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Lord Dixon-Smith moved Amendment No. 1:

Before Clause 1, insert the following new clause--

Purpose of Act

(" . The purpose of this Act is to create a single Integrated Pollution Prevention and Control system which strengthens the system introduced under sections 1 to 28 of the Environmental Protection Act 1990 and includes the system of Integrated Pollution Prevention and Control in accordance with European Community Directive 96/61.")

Lord Renton: Before my noble friend goes further, it is important for me to point out that the grouping of the amendments is not acceptable. The Government have grouped Amendments Nos. 1, 3, 4, 5, 12, 19 and 20. Amendments Nos. 1, 19 and 20 deal with separate important issues, whereas Amendments Nos. 3, 4, 5 and 12 are minor government amendments dealing in detail with the regulation-making power of the Secretary of State. Amendment No. 1 is an important new purpose clause and Amendment No. 19 prevents the Government repealing Part I of the Environmental Protection Act 1990, which consists of 28 clauses, by secondary legislation that cannot be amended by either House and virtually turns both Houses into rubber stamps.

Amendment No. 20 amends the Long Title to reveal what the Bill is about, but we cannot do that until we have considered all the amendments. The Government are not entitled to require the Committee to accept the grouping. It is for your Lordships to say whether or not

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the grouping should be accepted. In those circumstances, I suggest that the grouping is not reasonable.

Lord Whitty: I understand the noble Lord's substantive point. I understood that the grouping had been agreed through the normal channels but, as always, the grouping remains informal and non-binding. The noble Lord has an agreement from the Government that we should recommit the Bill. We were open to a more flexible approach. If the noble Lord wishes to press for the removal of his amendments from the group, no doubt he can. All the amendments in the group seem to address the central issue raised in the Delegated Powers and Deregulation Committee and in the previous commitment stage, in terms of what is on the face of the Bill and in regulations. Therefore, it would seem logical to take all those amendments together. The noble Lord may not regard the government amendments as adequate. Nevertheless, they address the same subject and have the same origin as the other amendments in the group. At the end of the day, I am in the hands of the Committee.

Lord Renton: With respect, the Minister has not got that right. The Delegated Powers and Deregulation Committee did not deal with the purpose clause. Neither did it deal with amendment of the Long Title. Those are quite separate and important matters.

Lord Dixon-Smith: I wonder if I may say a word--as, in a sense, the responsibility is mine? I would normally have been asked to agree the groupings. Unfortunately, for whatever reason, nobody contacted me about them at the end of last week. I was not aware of the potential list until I arrived here this morning at about a quarter-past 12, which was too late for the groupings to be amended in any way. The noble Lord, Lord Carter, indicates his disagreement, but that is as I understood it. I accepted what I understood to be a de facto situation. We can surely deal with this matter quite easily by taking Amendments Nos. 19 and 20 off the list and speaking to them at the end of the Committee stage. Perhaps that will go a long way towards meeting my noble friend's problem.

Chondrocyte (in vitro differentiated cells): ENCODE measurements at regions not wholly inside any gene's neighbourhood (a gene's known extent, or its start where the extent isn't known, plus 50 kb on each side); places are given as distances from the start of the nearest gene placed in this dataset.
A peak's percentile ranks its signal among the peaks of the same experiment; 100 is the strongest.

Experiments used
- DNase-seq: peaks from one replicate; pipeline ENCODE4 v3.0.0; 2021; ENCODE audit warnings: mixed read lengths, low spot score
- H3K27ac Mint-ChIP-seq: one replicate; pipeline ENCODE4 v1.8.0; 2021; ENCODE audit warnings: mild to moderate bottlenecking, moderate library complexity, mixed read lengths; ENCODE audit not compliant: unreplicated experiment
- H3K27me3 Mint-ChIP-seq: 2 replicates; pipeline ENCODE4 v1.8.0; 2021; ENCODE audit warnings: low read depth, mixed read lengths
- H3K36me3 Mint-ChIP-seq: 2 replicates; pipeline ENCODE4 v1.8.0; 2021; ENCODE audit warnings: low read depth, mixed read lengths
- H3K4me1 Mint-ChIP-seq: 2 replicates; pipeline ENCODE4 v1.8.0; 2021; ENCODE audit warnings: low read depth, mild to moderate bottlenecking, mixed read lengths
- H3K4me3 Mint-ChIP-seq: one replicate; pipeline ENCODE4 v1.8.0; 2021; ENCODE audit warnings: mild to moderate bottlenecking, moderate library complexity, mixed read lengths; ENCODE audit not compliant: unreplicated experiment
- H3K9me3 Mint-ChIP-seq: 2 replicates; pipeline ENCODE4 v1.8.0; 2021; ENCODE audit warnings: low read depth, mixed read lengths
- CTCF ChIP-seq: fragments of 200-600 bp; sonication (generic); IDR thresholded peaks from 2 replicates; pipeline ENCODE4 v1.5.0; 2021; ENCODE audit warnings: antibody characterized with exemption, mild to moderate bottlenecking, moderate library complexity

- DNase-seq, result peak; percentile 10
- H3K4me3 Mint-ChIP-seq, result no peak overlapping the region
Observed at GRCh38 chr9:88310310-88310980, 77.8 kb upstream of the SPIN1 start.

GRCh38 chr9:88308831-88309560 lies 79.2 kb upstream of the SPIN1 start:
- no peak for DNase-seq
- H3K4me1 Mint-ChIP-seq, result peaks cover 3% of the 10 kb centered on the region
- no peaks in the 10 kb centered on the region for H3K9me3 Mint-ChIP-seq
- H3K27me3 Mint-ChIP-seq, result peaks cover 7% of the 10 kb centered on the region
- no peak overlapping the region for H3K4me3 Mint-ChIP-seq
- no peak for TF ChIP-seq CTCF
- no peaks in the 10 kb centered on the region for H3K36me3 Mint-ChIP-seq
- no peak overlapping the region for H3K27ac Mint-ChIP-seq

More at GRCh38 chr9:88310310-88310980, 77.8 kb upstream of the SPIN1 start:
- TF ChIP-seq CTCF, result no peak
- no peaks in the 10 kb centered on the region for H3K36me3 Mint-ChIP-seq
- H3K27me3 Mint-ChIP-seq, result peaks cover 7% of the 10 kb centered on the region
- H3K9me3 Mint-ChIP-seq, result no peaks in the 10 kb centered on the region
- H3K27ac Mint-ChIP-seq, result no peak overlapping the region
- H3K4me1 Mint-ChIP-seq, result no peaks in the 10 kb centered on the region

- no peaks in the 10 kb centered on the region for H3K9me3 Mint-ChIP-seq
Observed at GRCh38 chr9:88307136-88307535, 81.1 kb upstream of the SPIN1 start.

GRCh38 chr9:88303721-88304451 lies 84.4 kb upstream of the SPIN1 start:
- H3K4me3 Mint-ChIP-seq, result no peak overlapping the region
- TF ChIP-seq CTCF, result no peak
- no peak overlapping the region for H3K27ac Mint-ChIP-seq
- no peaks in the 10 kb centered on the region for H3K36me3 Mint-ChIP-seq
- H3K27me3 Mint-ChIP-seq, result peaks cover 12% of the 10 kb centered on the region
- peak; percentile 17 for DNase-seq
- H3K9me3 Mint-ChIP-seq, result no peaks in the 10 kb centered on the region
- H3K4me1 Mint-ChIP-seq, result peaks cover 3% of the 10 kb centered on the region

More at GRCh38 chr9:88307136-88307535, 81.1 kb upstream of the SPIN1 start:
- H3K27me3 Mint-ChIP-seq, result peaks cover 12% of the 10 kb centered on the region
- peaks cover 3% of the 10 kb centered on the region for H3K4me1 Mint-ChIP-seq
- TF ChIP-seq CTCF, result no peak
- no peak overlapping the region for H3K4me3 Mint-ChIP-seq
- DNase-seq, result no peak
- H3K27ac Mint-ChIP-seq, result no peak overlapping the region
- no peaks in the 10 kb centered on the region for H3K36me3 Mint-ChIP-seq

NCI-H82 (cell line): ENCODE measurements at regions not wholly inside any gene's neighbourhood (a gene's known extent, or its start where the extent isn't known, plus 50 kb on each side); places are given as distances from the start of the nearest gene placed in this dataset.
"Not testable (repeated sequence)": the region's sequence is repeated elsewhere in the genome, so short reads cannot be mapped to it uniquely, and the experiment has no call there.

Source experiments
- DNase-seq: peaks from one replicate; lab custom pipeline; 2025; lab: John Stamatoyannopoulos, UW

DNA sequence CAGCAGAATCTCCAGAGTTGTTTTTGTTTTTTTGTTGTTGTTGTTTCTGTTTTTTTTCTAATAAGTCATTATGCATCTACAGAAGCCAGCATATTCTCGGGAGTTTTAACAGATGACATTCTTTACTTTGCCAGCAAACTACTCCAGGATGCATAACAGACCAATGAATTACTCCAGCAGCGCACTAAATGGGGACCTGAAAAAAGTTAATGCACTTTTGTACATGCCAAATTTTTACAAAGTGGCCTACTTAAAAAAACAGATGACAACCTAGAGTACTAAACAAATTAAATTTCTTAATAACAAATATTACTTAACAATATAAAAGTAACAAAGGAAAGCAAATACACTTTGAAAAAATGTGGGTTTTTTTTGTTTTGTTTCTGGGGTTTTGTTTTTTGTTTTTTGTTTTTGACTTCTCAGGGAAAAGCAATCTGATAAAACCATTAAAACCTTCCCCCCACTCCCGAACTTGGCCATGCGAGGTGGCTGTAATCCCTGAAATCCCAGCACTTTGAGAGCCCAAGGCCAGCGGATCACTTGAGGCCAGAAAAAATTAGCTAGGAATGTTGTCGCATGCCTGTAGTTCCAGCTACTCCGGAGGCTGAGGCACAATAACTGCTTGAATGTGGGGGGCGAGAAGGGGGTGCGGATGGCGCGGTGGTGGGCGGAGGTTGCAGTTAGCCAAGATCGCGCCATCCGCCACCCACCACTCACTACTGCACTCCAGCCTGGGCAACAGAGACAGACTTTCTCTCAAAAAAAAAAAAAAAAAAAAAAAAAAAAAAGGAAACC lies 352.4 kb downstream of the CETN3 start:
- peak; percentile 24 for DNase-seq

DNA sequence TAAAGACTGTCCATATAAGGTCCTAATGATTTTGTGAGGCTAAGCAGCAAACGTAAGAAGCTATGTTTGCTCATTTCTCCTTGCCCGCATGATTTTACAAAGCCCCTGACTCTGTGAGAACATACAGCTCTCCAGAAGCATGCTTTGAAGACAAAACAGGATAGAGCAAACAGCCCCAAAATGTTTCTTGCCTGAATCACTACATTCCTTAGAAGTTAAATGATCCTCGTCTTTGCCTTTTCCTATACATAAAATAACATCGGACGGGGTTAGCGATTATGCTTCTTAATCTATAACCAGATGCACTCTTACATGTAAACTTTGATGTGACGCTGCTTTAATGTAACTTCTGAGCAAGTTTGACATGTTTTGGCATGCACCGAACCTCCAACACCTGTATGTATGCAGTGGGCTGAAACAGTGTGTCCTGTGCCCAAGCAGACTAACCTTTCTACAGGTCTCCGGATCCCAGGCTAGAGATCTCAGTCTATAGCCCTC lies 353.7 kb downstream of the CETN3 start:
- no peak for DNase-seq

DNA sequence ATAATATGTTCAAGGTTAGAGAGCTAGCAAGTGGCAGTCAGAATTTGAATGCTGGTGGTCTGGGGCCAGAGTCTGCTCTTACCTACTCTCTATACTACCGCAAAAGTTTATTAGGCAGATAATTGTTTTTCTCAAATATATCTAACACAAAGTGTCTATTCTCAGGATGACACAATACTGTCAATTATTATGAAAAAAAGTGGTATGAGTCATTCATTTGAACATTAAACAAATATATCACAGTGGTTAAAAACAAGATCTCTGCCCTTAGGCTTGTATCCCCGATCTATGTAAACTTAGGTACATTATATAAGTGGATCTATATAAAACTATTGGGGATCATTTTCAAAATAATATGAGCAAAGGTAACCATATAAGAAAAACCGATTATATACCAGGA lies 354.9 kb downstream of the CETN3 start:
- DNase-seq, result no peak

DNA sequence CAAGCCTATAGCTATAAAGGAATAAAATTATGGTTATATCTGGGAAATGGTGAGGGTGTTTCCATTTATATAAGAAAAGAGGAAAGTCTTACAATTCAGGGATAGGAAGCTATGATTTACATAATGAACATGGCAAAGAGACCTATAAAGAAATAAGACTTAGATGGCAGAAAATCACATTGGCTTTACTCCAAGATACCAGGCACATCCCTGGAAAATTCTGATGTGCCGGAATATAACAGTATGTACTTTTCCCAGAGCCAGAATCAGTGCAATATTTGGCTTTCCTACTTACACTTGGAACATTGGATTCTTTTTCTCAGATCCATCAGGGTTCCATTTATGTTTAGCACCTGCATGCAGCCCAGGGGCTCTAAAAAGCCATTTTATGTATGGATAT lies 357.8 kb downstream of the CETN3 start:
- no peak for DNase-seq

Lord Carter: In the usual way, the groupings list is circulated and there was plenty of time to dispute it this morning if the noble Lord wished to do so. As the grouping is voluntary, the easiest way to deal with the matter now is in the way that the Committee wishes. If it wants to degroup Amendment No. 19, it can. The amendment is in the name of the noble Lord, Lord Renton. He can speak to it in its place on the list of amendments, rather than in the first group.

Lord Renton: I am grateful to the noble Lord. Amendment No. 19 raises an important separate issue--perhaps the most important that will be considered today.

Lord Dixon-Smith: In speaking to Amendment No. 1 I want to thank the Government for agreeing to

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the recommital of the Bill. In a very busy parliamentary programme that is a generous concession. The more restricted rules of debate on Report would not have allowed proper examination of the government amendments. If those amendments are approved they will alter and improve the Bill a great deal and they also deserve our recognition as a necessary but nonetheless generous concession. Again, I express my gratitude to the Government.

We have never objected to the purposes of the Bill. We are as anxious as the Government to see a proper Bill on the statute book. Our objection was to the form of the original draft. I hope that after our debate today the Bill will make more rapid progress. The original draft was nothing more than an open framework to make regulations, which generally receive less scrutiny than primary legislation.